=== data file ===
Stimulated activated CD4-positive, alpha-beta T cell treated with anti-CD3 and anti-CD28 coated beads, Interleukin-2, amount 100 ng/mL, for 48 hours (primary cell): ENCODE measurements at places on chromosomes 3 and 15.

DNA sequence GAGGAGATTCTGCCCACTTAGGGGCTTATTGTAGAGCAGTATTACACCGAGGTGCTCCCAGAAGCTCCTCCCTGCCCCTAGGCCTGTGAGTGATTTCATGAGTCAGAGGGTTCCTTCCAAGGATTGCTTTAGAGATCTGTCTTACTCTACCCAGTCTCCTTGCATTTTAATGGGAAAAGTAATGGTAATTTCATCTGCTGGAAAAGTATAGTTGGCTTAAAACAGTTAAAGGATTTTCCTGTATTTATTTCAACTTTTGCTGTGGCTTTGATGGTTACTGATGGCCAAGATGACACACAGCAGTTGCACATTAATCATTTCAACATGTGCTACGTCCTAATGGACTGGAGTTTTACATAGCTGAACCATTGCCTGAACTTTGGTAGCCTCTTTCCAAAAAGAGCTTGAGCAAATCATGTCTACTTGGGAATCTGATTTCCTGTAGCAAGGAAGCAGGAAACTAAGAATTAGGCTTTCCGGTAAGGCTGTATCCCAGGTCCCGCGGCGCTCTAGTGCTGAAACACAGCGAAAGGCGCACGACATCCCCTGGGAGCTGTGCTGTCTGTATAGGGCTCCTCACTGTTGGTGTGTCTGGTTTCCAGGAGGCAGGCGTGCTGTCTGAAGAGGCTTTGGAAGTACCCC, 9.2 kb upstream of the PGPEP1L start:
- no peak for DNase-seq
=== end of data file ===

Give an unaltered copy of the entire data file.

Stimulated activated CD4-positive, alpha-beta T cell treated with anti-CD3 and anti-CD28 coated beads, Interleukin-2, amount 100 ng/mL, for 48 hours (primary cell): ENCODE measurements at places on chromosomes 3 and 15.

DNA sequence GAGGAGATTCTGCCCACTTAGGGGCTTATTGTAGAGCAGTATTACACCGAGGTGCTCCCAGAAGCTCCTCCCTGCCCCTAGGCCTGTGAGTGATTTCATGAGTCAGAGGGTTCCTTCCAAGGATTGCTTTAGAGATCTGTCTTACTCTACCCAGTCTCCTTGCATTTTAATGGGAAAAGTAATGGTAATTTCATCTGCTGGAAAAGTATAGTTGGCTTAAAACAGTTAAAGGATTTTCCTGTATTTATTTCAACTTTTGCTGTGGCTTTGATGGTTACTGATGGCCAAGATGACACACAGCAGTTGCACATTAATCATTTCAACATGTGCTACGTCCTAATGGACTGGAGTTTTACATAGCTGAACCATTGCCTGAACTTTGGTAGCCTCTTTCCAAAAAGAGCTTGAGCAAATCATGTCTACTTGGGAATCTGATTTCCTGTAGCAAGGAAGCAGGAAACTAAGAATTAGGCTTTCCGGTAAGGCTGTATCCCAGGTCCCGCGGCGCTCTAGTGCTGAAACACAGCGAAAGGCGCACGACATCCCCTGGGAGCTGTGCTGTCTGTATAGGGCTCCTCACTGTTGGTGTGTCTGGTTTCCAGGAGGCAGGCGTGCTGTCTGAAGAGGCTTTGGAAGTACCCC, 9.2 kb upstream of the PGPEP1L start:
- no peak for DNase-seq